#16 - this is an issue I have heard many people talk about on various sound setups. I myself experience it using an Asus K7N8X-E Deluxe with SoundStorm audio, but I have also heard of other onboard solutions and Audigy 2 ZS users having the same problem. As far as I can tell, id/Activision is aware of the problem, and hopefully they will fix it. In the meantime, there is something of a hack workaround. Open the console (Ctrl+Shift+~ or something like that) and type the following:

    bind m "s_restart"

    You can use whatever you want for m, but the idea is to bind a key to the audio reset function. I generally hit my M key every three or four minutes, and sound keeps going. Otherwise, about every 5 to 10 minutes it will start cutting out. Very annoying.

    The alternative solution is to open up DxDiag and turn down the hardware acceleration on your audio. It doesn't seem to affect things *too* much in Doom 3, but it will likely affect other games. I prefer the bind key solution as it's a Doom 3 specific problem and workaround.
  • Jeff7181 - Monday, August 09, 2004 - link

    I'd still like to know if anyone else is experiencing the same problems I am with the sound... when I have "Surround Speakers" enabled the audio cuts out at what seems like random points. It must have something to do with a specific (or multiple specific) EAX effects because it doesn't do it when I turn Surround Speakers off. I have an Audigy 2 ZS and I'm using all the latest drivers for it... it's really a pain in the ass when you're fighting and all of a sudden the audio cuts out.

    I have to hit ESC and go to the options, turn Surround off, then back on, and it works again until the next event that causes it to lose the audio. I don't think it's a problem with my sound card because no other game has problems like that. Has anyone heard anything about this problem?
  • magnusr - Monday, August 09, 2004 - link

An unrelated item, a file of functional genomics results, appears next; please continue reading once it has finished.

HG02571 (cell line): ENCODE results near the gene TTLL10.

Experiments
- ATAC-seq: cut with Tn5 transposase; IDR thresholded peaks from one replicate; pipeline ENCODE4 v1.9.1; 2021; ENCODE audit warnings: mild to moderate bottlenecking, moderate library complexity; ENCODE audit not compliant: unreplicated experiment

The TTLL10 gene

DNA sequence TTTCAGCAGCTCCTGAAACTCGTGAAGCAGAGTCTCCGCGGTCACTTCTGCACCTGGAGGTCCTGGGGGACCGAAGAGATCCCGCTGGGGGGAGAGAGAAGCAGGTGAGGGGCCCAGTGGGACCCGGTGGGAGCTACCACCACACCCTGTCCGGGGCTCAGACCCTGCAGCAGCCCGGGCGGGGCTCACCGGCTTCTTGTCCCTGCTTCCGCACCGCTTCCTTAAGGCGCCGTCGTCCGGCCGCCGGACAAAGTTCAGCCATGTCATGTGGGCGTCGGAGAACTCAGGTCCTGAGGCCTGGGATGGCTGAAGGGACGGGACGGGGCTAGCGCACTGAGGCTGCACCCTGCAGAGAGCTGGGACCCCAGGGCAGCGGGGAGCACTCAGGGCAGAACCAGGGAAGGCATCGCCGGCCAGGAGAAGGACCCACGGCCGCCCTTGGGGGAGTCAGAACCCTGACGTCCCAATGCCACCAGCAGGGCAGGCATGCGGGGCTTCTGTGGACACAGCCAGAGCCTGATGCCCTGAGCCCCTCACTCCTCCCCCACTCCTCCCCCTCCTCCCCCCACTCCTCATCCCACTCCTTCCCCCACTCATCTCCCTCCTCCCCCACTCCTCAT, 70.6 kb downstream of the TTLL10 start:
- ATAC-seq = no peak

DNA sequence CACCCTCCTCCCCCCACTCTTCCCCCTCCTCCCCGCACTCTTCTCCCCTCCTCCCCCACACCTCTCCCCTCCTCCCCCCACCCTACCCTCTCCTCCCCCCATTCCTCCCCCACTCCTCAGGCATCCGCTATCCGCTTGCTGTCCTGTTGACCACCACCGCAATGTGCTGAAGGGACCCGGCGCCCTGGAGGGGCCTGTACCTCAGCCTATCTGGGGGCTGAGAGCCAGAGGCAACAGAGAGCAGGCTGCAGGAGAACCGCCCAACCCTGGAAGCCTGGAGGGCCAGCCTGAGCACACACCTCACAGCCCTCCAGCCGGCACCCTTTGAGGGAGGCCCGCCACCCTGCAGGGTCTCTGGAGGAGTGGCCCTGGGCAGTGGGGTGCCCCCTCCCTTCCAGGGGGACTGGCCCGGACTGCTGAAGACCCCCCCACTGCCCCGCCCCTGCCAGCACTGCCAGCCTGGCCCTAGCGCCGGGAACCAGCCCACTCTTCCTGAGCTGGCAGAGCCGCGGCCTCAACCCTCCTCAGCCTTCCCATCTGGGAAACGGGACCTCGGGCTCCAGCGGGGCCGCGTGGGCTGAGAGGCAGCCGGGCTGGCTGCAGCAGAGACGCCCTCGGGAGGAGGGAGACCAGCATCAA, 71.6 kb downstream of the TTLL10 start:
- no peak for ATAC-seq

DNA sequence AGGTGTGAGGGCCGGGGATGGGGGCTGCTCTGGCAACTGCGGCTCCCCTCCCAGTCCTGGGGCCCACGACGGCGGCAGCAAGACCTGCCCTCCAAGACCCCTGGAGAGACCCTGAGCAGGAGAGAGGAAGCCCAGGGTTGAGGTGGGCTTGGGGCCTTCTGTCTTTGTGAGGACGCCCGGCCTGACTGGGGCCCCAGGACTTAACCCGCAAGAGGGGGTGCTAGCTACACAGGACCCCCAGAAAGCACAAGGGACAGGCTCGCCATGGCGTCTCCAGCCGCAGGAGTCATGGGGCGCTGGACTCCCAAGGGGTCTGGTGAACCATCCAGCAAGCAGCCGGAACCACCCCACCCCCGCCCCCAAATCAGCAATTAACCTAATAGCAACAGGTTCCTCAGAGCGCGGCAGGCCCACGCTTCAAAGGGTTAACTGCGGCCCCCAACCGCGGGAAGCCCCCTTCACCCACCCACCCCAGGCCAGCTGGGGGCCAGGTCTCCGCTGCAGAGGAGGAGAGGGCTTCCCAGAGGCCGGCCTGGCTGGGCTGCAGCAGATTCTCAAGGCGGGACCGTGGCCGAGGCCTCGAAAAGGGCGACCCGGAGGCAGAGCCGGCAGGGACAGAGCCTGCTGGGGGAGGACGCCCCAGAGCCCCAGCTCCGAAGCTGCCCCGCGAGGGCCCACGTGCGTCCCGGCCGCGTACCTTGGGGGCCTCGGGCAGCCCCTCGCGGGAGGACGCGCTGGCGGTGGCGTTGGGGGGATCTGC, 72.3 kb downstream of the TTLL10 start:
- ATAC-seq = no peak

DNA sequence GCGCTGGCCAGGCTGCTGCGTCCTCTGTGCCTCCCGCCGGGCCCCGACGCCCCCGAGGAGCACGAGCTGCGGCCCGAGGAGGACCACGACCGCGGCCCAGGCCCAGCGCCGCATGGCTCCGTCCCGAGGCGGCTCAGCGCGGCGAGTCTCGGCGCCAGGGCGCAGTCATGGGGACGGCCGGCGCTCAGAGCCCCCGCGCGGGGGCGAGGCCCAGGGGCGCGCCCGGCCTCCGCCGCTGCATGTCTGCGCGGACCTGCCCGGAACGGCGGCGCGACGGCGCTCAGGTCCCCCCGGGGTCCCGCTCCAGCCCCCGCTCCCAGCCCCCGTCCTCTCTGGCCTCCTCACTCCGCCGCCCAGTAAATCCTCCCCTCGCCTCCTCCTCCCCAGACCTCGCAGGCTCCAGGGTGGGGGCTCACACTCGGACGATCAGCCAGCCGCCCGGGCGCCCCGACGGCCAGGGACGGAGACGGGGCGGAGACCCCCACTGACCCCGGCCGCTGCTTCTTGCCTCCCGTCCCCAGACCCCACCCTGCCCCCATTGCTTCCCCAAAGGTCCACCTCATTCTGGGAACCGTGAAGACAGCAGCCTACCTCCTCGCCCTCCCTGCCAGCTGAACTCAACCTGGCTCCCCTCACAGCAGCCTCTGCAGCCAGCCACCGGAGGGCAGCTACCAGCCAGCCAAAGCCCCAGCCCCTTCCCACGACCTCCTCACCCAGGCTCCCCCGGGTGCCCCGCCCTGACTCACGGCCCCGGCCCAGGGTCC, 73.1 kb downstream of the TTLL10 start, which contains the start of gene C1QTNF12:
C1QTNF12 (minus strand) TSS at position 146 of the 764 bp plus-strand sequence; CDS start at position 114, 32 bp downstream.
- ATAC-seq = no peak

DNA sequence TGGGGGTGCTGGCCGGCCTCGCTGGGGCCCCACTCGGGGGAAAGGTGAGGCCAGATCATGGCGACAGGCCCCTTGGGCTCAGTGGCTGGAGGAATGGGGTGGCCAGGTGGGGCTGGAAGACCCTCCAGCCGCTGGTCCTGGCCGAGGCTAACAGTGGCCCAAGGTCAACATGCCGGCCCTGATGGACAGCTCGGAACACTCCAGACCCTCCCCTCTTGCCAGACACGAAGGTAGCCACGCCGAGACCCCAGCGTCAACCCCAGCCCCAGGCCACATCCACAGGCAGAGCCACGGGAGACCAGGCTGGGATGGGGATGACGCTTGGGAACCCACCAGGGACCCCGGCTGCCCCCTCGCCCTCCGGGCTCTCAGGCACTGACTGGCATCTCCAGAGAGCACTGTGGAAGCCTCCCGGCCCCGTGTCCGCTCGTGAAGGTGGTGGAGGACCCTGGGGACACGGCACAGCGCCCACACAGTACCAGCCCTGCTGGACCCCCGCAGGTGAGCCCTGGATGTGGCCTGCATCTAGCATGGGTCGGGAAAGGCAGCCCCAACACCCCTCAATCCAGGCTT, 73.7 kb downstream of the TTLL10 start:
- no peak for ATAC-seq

Where is spdif support out enabled? Doom3 dosen`t seem to support ac3 audio.....

    I have a sony ac3 amplifter. an optical cable from my audigy 2 card to it. Also using a projector (good picture at least)

    I have a lot of friends with similar configs.

    None of us can seem to get ac3 audio over the optical link.

    So much talk about sorround sound when it`s dosen`t even seem to support ac3 sound. Only a bunch of cables on small sound systems...... Where is the joy in that?
  • Aquila76 - Monday, August 09, 2004 - link

    Warden - you got it exactly right. Doom3 only looks to whatever the Windows Control Panel is set to and takes it from there. It doesn't know/care about soundcard type. Reply
  • Aquila76 - Monday, August 09, 2004 - link

    Warden - you got it exactly right. Doom3 only looks to whatever the Windows Control Panel is set to and takes it from there. It doesn't know/care about soundcard type. Reply
  • TheWarden - Sunday, August 08, 2004 - link

    For those of you asking about the performance differences between Audigy/onboard/nForce, etc... the performance is likely identical. As the first poster alluded to, Doom 3 does not use the fancy hardware of an Audigy or nForce to process any sound; it's all done by the CPU no matter what sound solution you are using. I got this information out of an interview in the latest PC Gamer, but I'm sure it's available on the web, too.